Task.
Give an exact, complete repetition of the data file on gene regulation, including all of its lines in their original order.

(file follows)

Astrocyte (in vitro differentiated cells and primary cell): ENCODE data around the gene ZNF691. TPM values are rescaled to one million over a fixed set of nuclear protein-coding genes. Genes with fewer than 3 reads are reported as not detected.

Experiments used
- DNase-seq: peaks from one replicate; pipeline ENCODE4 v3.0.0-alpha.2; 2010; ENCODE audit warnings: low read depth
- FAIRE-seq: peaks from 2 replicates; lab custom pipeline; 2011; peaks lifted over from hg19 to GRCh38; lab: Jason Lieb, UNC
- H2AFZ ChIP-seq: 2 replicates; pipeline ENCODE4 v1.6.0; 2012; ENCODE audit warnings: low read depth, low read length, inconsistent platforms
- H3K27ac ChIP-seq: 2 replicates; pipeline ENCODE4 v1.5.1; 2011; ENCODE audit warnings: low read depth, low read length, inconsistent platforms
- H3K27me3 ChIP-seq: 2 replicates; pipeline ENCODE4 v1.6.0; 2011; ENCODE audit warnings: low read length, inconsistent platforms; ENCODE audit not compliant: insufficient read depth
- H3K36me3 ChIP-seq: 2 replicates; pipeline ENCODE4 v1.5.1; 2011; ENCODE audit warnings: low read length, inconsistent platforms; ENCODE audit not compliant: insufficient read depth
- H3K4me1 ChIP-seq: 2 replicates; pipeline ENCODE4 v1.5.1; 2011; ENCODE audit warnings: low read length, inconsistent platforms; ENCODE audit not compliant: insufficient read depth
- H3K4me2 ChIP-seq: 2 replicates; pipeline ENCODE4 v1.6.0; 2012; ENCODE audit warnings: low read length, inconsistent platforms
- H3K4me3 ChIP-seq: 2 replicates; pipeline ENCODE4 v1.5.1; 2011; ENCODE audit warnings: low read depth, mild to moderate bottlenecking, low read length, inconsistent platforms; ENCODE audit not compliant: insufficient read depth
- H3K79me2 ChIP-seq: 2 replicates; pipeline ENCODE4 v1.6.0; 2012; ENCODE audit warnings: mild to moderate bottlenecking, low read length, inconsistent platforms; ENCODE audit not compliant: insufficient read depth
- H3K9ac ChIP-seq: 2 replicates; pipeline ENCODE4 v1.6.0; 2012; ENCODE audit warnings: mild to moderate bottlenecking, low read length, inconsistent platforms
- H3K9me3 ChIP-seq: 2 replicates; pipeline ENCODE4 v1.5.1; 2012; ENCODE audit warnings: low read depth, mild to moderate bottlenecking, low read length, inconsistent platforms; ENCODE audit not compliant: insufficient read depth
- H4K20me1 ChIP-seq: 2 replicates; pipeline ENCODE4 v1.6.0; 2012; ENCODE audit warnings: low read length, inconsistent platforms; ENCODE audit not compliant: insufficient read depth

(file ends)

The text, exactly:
Astrocyte (in vitro differentiated cells and primary cell): ENCODE data around the gene ZNF691. TPM values are rescaled to one million over a fixed set of nuclear protein-coding genes. Genes with fewer than 3 reads are reported as not detected.

Experiments used
- DNase-seq: peaks from one replicate; pipeline ENCODE4 v3.0.0-alpha.2; 2010; ENCODE audit warnings: low read depth
- FAIRE-seq: peaks from 2 replicates; lab custom pipeline; 2011; peaks lifted over from hg19 to GRCh38; lab: Jason Lieb, UNC
- H2AFZ ChIP-seq: 2 replicates; pipeline ENCODE4 v1.6.0; 2012; ENCODE audit warnings: low read depth, low read length, inconsistent platforms
- H3K27ac ChIP-seq: 2 replicates; pipeline ENCODE4 v1.5.1; 2011; ENCODE audit warnings: low read depth, low read length, inconsistent platforms
- H3K27me3 ChIP-seq: 2 replicates; pipeline ENCODE4 v1.6.0; 2011; ENCODE audit warnings: low read length, inconsistent platforms; ENCODE audit not compliant: insufficient read depth
- H3K36me3 ChIP-seq: 2 replicates; pipeline ENCODE4 v1.5.1; 2011; ENCODE audit warnings: low read length, inconsistent platforms; ENCODE audit not compliant: insufficient read depth
- H3K4me1 ChIP-seq: 2 replicates; pipeline ENCODE4 v1.5.1; 2011; ENCODE audit warnings: low read length, inconsistent platforms; ENCODE audit not compliant: insufficient read depth
- H3K4me2 ChIP-seq: 2 replicates; pipeline ENCODE4 v1.6.0; 2012; ENCODE audit warnings: low read length, inconsistent platforms
- H3K4me3 ChIP-seq: 2 replicates; pipeline ENCODE4 v1.5.1; 2011; ENCODE audit warnings: low read depth, mild to moderate bottlenecking, low read length, inconsistent platforms; ENCODE audit not compliant: insufficient read depth
- H3K79me2 ChIP-seq: 2 replicates; pipeline ENCODE4 v1.6.0; 2012; ENCODE audit warnings: mild to moderate bottlenecking, low read length, inconsistent platforms; ENCODE audit not compliant: insufficient read depth
- H3K9ac ChIP-seq: 2 replicates; pipeline ENCODE4 v1.6.0; 2012; ENCODE audit warnings: mild to moderate bottlenecking, low read length, inconsistent platforms
- H3K9me3 ChIP-seq: 2 replicates; pipeline ENCODE4 v1.5.1; 2012; ENCODE audit warnings: low read depth, mild to moderate bottlenecking, low read length, inconsistent platforms; ENCODE audit not compliant: insufficient read depth
- H4K20me1 ChIP-seq: 2 replicates; pipeline ENCODE4 v1.6.0; 2012; ENCODE audit warnings: low read length, inconsistent platforms; ENCODE audit not compliant: insufficient read depth